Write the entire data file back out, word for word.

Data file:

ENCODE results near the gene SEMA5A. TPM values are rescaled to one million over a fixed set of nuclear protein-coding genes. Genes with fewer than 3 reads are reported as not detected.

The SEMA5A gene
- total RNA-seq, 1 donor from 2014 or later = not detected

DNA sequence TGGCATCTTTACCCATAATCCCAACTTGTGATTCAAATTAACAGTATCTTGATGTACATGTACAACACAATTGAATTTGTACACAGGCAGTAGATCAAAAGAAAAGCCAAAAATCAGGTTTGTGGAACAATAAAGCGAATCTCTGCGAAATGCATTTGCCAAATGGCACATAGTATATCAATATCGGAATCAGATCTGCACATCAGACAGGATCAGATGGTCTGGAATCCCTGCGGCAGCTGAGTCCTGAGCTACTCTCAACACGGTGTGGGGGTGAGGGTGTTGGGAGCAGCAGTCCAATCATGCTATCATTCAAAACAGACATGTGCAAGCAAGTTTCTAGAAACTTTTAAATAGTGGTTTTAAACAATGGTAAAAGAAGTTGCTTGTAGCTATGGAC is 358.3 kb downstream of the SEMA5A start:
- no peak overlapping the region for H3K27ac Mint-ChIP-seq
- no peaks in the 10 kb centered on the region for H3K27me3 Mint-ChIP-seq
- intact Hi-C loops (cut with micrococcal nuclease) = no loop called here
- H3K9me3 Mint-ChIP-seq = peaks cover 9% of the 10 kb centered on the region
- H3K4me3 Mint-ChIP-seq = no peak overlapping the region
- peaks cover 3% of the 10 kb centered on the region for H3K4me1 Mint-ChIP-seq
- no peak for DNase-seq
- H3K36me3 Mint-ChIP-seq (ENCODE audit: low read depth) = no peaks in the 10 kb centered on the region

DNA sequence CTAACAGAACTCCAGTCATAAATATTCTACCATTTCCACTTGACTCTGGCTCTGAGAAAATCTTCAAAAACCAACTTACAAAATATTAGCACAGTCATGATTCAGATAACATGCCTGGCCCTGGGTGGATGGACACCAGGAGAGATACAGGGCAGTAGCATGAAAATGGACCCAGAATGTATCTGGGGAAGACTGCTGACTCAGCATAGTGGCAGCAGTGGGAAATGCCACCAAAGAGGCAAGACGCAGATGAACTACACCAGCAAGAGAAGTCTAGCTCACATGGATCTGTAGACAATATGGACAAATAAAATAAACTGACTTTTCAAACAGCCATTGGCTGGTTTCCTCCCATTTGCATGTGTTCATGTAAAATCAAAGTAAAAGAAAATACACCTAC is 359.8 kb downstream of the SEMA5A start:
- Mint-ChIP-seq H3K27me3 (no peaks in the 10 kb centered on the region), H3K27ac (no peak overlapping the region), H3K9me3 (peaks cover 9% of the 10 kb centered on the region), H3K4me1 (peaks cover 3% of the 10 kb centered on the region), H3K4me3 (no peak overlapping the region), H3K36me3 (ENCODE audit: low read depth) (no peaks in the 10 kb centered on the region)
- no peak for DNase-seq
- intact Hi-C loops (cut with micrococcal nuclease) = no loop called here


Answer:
ENCODE results near the gene SEMA5A. TPM values are rescaled to one million over a fixed set of nuclear protein-coding genes. Genes with fewer than 3 reads are reported as not detected.

The SEMA5A gene
- total RNA-seq, 1 donor from 2014 or later = not detected

DNA sequence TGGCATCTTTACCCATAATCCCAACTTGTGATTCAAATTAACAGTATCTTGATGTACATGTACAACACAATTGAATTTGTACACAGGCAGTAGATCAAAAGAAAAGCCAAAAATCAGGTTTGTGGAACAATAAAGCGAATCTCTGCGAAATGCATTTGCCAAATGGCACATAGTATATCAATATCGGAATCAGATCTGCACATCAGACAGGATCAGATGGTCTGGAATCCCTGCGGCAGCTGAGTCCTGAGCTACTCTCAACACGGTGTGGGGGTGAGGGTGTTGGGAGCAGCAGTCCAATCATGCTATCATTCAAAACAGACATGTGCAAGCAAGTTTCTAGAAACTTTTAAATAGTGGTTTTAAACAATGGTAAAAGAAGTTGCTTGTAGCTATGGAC is 358.3 kb downstream of the SEMA5A start:
- no peak overlapping the region for H3K27ac Mint-ChIP-seq
- no peaks in the 10 kb centered on the region for H3K27me3 Mint-ChIP-seq
- intact Hi-C loops (cut with micrococcal nuclease) = no loop called here
- H3K9me3 Mint-ChIP-seq = peaks cover 9% of the 10 kb centered on the region
- H3K4me3 Mint-ChIP-seq = no peak overlapping the region
- peaks cover 3% of the 10 kb centered on the region for H3K4me1 Mint-ChIP-seq
- no peak for DNase-seq
- H3K36me3 Mint-ChIP-seq (ENCODE audit: low read depth) = no peaks in the 10 kb centered on the region

DNA sequence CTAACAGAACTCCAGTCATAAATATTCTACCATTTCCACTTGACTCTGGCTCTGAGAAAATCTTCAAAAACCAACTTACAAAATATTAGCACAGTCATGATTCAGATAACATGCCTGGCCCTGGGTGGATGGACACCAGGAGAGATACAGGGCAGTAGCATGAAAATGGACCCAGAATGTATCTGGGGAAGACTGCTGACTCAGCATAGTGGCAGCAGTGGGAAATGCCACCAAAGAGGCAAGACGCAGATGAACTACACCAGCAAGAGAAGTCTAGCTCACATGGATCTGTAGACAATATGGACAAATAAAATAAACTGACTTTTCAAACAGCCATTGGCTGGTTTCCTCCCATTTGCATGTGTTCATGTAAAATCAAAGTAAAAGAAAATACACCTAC is 359.8 kb downstream of the SEMA5A start:
- Mint-ChIP-seq H3K27me3 (no peaks in the 10 kb centered on the region), H3K27ac (no peak overlapping the region), H3K9me3 (peaks cover 9% of the 10 kb centered on the region), H3K4me1 (peaks cover 3% of the 10 kb centered on the region), H3K4me3 (no peak overlapping the region), H3K36me3 (ENCODE audit: low read depth) (no peaks in the 10 kb centered on the region)
- no peak for DNase-seq
- intact Hi-C loops (cut with micrococcal nuclease) = no loop called here